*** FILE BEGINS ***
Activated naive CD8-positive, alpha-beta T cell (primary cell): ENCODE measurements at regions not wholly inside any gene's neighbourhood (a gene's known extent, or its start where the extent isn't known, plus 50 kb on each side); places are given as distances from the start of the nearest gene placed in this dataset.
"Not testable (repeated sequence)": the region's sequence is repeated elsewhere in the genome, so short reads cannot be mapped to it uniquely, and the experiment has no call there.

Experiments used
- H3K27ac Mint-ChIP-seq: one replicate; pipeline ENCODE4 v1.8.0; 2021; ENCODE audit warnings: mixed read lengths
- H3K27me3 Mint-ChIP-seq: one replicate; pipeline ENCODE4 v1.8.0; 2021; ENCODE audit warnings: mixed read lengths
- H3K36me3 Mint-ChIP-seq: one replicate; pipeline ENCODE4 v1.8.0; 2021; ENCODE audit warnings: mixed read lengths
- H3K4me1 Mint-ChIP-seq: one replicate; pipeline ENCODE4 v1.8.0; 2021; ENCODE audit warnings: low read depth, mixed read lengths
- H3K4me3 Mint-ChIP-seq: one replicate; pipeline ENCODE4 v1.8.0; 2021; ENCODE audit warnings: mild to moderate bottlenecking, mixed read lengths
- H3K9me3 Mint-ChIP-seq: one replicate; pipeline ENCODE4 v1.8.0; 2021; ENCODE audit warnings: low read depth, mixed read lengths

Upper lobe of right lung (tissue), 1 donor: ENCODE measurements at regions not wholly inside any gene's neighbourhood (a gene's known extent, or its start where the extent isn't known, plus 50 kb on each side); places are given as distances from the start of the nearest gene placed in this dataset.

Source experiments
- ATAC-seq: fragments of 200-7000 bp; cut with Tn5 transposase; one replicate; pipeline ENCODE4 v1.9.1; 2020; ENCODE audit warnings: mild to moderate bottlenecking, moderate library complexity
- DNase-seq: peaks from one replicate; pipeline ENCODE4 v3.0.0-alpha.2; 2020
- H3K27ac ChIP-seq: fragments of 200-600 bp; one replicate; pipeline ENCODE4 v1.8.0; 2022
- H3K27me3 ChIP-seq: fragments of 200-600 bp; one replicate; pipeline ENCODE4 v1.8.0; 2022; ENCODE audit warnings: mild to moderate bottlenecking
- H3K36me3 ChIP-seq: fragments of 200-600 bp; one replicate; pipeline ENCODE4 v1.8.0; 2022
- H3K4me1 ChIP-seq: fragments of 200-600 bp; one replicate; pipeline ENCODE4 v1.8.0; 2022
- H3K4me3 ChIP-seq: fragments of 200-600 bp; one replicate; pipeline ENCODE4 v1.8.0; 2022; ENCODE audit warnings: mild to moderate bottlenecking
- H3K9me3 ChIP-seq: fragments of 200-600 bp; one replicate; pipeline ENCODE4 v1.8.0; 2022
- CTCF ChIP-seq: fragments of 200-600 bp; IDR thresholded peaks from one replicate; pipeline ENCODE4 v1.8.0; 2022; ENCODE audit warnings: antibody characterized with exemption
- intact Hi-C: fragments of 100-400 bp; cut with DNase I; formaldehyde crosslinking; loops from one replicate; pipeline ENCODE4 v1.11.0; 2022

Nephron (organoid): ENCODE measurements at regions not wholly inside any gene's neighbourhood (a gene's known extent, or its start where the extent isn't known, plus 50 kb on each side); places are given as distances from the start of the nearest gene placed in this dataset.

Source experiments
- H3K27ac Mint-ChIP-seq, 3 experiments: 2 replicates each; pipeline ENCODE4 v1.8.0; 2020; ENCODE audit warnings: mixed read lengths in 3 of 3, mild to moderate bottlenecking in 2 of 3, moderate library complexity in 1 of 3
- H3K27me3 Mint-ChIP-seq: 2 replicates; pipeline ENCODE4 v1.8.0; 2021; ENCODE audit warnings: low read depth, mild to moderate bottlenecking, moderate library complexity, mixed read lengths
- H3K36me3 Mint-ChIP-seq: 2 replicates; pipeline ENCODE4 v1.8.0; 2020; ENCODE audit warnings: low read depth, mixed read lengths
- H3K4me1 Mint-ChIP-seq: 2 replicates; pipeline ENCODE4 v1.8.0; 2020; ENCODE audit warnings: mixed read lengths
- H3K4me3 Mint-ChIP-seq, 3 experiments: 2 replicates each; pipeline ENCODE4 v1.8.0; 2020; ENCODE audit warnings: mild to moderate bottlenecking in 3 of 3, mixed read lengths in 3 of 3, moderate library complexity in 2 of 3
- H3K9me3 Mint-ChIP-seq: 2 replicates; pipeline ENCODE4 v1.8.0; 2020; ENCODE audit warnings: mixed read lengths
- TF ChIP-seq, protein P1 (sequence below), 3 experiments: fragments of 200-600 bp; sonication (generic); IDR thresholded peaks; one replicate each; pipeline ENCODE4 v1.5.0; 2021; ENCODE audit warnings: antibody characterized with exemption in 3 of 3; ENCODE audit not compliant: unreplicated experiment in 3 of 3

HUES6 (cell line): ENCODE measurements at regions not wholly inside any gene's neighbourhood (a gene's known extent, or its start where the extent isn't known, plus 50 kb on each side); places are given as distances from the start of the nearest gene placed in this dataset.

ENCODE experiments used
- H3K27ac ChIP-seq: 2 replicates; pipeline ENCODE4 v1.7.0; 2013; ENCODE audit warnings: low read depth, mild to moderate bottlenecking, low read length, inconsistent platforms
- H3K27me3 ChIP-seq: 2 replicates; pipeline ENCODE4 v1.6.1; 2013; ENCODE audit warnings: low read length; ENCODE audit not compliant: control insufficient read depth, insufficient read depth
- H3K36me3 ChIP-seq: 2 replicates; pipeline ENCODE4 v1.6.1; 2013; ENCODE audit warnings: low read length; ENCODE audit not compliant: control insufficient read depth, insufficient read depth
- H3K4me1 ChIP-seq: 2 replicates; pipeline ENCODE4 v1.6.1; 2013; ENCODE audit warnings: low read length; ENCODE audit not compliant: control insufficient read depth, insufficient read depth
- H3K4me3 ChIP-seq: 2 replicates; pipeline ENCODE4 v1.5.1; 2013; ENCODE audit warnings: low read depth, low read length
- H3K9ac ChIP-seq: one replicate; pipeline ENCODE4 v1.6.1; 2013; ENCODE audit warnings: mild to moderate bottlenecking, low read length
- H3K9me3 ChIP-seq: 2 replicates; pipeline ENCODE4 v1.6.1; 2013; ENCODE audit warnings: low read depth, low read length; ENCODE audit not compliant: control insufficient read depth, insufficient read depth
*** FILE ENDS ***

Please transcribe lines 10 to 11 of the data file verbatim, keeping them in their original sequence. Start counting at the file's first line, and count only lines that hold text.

Upper lobe of right lung (tissue), 1 donor: ENCODE measurements at regions not wholly inside any gene's neighbourhood (a gene's known extent, or its start where the extent isn't known, plus 50 kb on each side); places are given as distances from the start of the nearest gene placed in this dataset.

Source experiments